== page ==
, Volume 320, Issue 4, pp 261-309
Date: 12 Feb 2009

Horizontal branch stars: the interplay between observations and theory, and insights into the formation of the Galaxy

Rent the article at a discount

Rent now

* Final gross prices may vary according to local VAT.

Get Access

Abstract

We review and discuss horizontal branch (HB) stars in a broad astrophysical context, including both variable and non-variable stars. A reassessment of the Oosterhoff dichotomy is presented, which provides unprecedented detail regarding its origin and systematics. We show that the Oosterhoff dichotomy and the distribution of globular clusters in the HB morphology-metallicity plane both exclude, with high statistical significance, the possibility that the Galactic halo may have formed from the accretion of dwarf galaxies resembling present-day Milky Way satellites such as Fornax, Sagittarius, and the LMC—an argument which, due to its strong reliance on the ancient RR Lyrae stars, is essentially independent of the chemical evolution of these systems after the very earliest epochs in the Galaxy’s history. Convenient analytical fits to isochrones in the HB type–[Fe/H] plane are also provided. In this sense, a rediscussion of the second-parameter problem is also presented, focusing on the cases of NGC 288/NGC 362, M13/M3, the extreme outer-halo globular clusters with predominantly red HBs, and the metal-rich globular clusters NGC 6388 and NGC 6441. The recently revived possibility that the helium abundance may play an important role as a second parameter is also addressed, and possible constraints on this scenario discussed. We critically discuss the possibility that the observed properties of HB stars in NGC 6388 and NGC 6441 might be accounted for if these clusters possess a relatively minor population of helium-enriched stars. A technique is proposed to estimate the HB types of extragalactic globular clusters on the basis of integrated far-UV photometry. The importance of bright type II Cepheids as tracers of faint blue HB stars in distant systems is also emphasized. The relationship between the absolute V magnitude of the HB at the RR Lyrae level and metallicity, as obtained on the basis of trigonometric parallax measurements for the star RR Lyr, is also revisited. Taking into due account the evolutionary status of RR Lyr, the derived relation implies a true distance modulus to the LMC of (mM)0=18.44±0.11. Techniques providing discrepant slopes and zero points for the M V (RRL)–[Fe/H] relation are briefly discussed. We provide a convenient analytical fit to theoretical model predictions for the period change rates of RR Lyrae stars in globular clusters, and compare the model results with the available data. Finally, the conductive opacities used in evolutionary calculations of low-mass stars are also investigated.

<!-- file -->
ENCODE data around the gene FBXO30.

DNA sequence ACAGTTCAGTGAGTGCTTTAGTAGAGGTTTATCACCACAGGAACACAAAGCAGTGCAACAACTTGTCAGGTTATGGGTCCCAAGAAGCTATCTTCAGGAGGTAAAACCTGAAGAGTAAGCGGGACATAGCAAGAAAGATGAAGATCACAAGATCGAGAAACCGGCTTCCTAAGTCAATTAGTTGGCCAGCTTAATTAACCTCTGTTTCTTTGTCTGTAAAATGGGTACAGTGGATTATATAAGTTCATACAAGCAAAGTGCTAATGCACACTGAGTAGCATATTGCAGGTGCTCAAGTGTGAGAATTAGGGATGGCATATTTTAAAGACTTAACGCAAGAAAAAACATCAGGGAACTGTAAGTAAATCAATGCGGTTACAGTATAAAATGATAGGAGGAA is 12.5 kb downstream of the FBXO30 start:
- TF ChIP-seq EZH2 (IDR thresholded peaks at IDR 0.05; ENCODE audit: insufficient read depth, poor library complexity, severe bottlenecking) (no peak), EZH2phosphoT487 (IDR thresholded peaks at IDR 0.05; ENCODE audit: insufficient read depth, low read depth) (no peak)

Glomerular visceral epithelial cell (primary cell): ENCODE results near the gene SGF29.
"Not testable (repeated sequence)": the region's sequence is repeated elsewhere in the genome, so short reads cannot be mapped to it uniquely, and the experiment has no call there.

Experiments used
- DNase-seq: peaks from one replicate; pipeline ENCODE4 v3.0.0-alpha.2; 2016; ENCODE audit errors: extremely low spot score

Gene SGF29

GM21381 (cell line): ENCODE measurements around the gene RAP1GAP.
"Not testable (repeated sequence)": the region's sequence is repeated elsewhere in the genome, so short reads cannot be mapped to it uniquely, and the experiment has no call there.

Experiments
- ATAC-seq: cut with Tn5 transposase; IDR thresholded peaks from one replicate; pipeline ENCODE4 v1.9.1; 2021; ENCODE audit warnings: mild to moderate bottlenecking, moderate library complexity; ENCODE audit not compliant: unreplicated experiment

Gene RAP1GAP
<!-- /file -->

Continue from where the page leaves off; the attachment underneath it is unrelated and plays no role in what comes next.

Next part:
M. Catelan is John Simon Guggenheim Memorial Foundation Fellow.